Matterhorn: By chil, CC BY-SA 3.0  via Wikimedia Commons

3D modeling the Matterhorn mountain with drones

The Matterhorn has challenged climbers for centuries. Can it be conquered with drones?

Standing high above the other mountain ranges in the Swiss alps, the Matterhorn is one of the highest peaks in Europe, and a symbol of Switzerland.

A challenge to climbers for centuries, the first group reached its peak in 1865, but final face of the Matterhorn was not climbed until 1962. The Matterhorn remains one of the world's deadliest mountains.

The height of the Matterhorn was first measured in 1792 with a sextant and a 15 metre long chain. In 2013, the Matterhorn was mapped by drone.

Project details

Dataset2,188 images
Flight time5 hours 40 minutes
Distance flown263km
Points calculated300 million
Project area2,800 hectares
Project partnersPix4D, senseFly, Drone Adventures, Mapbox.

Pix4D worked with senseFly, Drone Adventures and Mapbox to create this unique model.

Flying drones in the alps

Before dawn, part of the Drone Adventures team carried the senseFly eBee drones to the summit of the mountain. The eBees are ideal for large projects, as their maximum flight time is 50 minutes. At the same time, another team worked on mapping a lower part of the mountain.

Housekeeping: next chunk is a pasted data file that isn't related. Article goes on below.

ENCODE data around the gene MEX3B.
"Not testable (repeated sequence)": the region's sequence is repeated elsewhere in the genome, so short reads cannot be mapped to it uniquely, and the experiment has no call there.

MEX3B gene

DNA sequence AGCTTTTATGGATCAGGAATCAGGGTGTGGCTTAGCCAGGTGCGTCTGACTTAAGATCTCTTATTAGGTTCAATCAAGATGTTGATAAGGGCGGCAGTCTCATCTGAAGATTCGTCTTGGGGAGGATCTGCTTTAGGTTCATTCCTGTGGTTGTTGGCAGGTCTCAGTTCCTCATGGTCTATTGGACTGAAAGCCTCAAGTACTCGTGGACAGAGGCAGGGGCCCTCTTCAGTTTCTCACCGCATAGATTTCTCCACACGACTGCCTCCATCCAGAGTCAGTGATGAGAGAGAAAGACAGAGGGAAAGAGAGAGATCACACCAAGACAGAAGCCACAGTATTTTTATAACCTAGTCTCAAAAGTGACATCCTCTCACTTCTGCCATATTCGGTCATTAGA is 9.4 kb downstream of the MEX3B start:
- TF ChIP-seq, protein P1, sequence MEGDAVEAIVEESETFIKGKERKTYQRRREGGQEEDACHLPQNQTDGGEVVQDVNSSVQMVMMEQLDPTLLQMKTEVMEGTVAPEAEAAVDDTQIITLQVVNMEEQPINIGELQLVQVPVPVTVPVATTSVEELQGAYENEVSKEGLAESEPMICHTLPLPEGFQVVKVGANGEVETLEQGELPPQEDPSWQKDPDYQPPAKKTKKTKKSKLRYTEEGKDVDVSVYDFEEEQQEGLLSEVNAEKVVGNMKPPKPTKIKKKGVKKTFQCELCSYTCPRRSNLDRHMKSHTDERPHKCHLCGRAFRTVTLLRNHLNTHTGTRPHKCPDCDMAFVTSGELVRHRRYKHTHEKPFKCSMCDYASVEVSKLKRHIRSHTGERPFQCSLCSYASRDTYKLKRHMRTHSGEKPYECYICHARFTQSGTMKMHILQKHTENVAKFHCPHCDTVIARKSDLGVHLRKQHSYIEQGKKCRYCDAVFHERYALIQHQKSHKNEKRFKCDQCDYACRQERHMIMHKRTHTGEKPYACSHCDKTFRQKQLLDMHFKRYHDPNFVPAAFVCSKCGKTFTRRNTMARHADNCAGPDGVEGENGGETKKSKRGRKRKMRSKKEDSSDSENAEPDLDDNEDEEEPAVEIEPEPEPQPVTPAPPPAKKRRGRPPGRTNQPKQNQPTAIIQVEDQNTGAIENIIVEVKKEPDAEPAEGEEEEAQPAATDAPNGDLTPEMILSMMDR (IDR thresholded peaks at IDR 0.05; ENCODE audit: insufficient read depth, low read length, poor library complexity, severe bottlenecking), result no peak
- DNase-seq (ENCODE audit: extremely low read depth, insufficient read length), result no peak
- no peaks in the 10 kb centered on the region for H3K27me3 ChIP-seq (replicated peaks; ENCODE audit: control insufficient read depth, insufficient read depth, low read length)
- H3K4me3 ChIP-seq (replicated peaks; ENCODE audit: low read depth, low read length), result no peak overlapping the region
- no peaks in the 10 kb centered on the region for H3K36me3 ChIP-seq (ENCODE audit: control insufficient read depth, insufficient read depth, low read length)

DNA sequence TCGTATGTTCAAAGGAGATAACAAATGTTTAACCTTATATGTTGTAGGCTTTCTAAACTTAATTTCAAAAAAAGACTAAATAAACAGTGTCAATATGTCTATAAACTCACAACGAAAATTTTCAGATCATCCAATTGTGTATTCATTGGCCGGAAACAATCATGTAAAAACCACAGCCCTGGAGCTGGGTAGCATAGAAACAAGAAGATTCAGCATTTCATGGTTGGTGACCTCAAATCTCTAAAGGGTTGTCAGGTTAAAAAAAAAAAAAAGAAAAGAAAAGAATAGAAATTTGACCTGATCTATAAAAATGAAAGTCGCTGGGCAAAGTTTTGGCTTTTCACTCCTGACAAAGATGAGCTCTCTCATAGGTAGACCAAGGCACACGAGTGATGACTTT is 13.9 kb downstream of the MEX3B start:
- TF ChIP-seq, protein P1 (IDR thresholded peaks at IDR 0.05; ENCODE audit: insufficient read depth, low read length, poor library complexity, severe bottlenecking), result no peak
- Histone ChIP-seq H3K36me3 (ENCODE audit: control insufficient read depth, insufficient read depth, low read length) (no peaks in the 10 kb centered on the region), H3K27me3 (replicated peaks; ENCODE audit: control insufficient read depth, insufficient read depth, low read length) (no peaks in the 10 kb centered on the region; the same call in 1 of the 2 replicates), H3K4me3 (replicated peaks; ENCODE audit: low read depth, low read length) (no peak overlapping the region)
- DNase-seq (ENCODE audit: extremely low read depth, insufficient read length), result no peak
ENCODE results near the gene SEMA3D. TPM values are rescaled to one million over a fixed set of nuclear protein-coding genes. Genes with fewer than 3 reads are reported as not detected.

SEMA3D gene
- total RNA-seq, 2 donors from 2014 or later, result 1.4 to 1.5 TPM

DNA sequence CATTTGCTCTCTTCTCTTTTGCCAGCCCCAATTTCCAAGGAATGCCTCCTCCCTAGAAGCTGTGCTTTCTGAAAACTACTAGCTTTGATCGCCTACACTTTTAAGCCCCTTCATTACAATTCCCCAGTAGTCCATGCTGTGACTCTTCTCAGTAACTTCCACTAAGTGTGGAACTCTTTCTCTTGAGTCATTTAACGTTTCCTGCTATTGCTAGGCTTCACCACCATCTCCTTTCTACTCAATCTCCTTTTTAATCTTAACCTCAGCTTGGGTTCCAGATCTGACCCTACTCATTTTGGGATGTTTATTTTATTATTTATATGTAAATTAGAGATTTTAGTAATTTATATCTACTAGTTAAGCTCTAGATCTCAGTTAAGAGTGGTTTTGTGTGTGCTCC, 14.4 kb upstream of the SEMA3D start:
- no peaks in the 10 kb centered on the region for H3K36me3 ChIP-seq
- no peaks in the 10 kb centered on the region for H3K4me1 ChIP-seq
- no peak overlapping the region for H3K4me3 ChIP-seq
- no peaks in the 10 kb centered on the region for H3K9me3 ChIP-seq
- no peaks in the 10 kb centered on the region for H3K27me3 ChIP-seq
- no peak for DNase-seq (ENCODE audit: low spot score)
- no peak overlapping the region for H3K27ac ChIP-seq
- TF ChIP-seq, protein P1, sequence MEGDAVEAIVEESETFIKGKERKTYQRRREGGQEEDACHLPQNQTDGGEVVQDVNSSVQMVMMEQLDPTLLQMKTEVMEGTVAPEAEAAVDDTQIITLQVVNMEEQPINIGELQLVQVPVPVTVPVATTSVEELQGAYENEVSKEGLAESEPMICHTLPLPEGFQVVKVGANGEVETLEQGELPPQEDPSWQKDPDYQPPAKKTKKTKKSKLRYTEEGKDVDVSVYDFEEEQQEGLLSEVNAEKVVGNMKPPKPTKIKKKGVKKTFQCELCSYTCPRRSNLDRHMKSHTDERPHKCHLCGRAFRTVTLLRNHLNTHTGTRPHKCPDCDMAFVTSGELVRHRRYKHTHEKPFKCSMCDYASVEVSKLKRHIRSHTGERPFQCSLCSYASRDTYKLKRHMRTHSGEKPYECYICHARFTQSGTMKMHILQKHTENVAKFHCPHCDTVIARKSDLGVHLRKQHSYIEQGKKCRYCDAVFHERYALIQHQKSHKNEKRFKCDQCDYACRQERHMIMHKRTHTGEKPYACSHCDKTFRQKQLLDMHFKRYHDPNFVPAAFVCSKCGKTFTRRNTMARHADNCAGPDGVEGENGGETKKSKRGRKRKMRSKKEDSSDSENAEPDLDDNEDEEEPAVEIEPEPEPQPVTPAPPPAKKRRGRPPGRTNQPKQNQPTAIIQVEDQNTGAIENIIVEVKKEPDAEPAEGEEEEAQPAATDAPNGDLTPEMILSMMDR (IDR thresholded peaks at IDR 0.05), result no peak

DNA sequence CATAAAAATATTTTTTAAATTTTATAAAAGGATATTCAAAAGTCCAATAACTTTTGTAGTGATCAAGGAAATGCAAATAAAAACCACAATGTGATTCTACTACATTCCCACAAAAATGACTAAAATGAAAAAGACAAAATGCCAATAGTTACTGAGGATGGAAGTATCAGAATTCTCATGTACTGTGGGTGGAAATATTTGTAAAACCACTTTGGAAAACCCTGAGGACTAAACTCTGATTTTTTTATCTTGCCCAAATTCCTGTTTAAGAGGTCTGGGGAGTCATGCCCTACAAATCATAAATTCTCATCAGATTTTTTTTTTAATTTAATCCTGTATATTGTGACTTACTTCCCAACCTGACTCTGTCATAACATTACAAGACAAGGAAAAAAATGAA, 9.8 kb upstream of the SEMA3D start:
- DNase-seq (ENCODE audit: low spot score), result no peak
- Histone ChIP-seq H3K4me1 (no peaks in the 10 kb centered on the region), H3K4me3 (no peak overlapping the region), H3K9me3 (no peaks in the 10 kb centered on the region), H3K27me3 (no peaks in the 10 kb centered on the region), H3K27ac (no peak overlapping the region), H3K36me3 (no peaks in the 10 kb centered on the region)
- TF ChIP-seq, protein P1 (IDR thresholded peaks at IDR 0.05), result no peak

A climber ascending the Matterhorn with the help of a rope.
Carrying the drones to the top of the Matterhorn mountain required a lot of planning and preparation

Once the climbers reached the summit, they launched the drones into the air from 4,478 metres above ground. Following a pre-planned course, the drones flew autonomously down the mountain, snapping pictures as they went. They were caught by the team on the lower slopes of the Matterhorn, and the hard-working drones were relaunched to take still more pictures.

After a total flight time of 5 hours and 40 minutes, and a total of 2,188 images captured, the mountain was captured.

Flight plans for the drones that were launched from the middle of the mountain
Flight plans for the drones that were launched from the top of the mountain
The flight plans for the drones were calculated automatically

Recreating the Matterhorn in 3D

Once the images were captured, the Pix4D team stepped in to recreate the mountain in 3D.

A high density 3D point cloud was created in PIX4Dmapper, and manual tie points were added for accuracy.

Point cloud of the Matterhonr mountain
Matterhorn mountain in the rayCloud interface
Point cloud and rayCloud of the Matterhorn mountain created by PIX4Dmapper software

Mapped with Pix4D

This project could not have been completed without the help of senseFly, Drone Adventures and Mapbox], who were instrumental in gathering the images.

Explore the full model below:

Discover PIX4Dmapper
Professional drone based mapping, purely from images.

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